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The Crawford County Convention and Visitors Bureau invited county and municipal officials, as well as members of the media to attend a presentation of its new marketing strategy at the Movies at Meadville. During the COVID-19 pandemic, while would be tourists and Crawford County residents were forced to stay inside and not gather, the visitors bureau took its foot off of marketing all that the county has to offer.
In a presentation held at The Movies at Meadville and before an audience of county officials and stakeholders, the bureau’s Executive Director Victoria Soff and a team from Bull Moose Marketing discussed how they planned to make Crawford County into a more friendly tourist destination.
A website and other online resources promoting 100 Seneca at Cornplanter Square are up and running. “The site highlights the former Oil City National Bank and Mellon Bank building’s past as it invites new businesses to view available spaces and take their own place in the building’s history,” a press release from the Venango County Economic Development Authority said.
Members of the Crawford County Planning Commission are exploring options for developing a plan this spring to increase broadband access for county residents. “This has been an education process for everyone,” said Ron Mattocks, committee chairperson for the Planning Commission’s Planning Initiatives Committee, which has been charged with gathering the research to be used in the proposal.
Venango County Economic Development Authority members heard from a marketing representative Tuesday who recommended a name change for Cornplanter Square in Oil City as part of a rebranding effort for the building. Ron Mattocks of Bull Moose Marketing proposed changing the name of Cornplanter Square, the former Mellon Bank building in downtown Oil City, to 100 Seneca.
Ron Mattocks grew up in Meadville and graduated from Calvary Baptist Christian School in 1991. He left the area and worked in several areas, developing strategic marketing plans for business. Four years ago, he returned to Meadville from Indiana. Sharing an interest in history, he hooked up with Josh Sherretts of the Crawford County Historical Society.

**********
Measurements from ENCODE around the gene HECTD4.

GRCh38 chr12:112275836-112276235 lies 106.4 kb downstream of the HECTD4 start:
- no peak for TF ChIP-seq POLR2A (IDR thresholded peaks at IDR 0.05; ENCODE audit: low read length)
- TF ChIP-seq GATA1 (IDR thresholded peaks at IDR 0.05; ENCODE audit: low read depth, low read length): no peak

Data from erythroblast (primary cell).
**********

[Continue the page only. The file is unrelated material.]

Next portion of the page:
The Venango County Economic Development Authority hopes to breathe new life into the Cornplanter Square project with a dedicated marketing strategy. An agreement between the authority and Meadville-based Bull Moose Progressive Marketing calls for the firm to take charge of marketing for the former bank building -at least until a partnership can be formed with at least one candidate for the building’s currently vacant first floor.
Megan McDonnell and Camila Gomez have joined the Marketing Accounts Management team at Meadville-based Bull Moose Progressive Marketing. “As we’ve expanded into larger regional and national markets, it’s critical for us to invest in A-level talent with the experience and skills that allow us to provide services at that scale,” said Ron Mattocks, vice president of Client Strategy and co-owner of Bull Moose Marketing.
Manufacturing is a key part of the Crawford County economy. So is tourism and the jobs it provides. The owners of Bull Moose Progressive Marketing said they have focused on those sectors since founding the firm in 2017.
Allegheny Inbound Marketing, or AIM, is now offering limited marketing services to area small businesses and nonprofits. The new agency was formed as a joint initiative by Allegheny College and Bull Moose Marketing to help qualifying organizations address their marketing needs through a structured program that provides an experiential learning opportunity for students.
Josh Sherretts, co-owner of the strategic marketing company with Ron Mattocks, is joining the team on a full-time basis, bringing with him over a decade of experience in business and non-profit administration, marketing, and finance. Sherretts holds a B.A. in History and a B.S. in Education from Edinboro University.
Meadville officials and downtown business leaders are hoping for a viral outbreak that spreads from Meadville to the three nearest major metropolitan areas over the Thanksgiving weekend.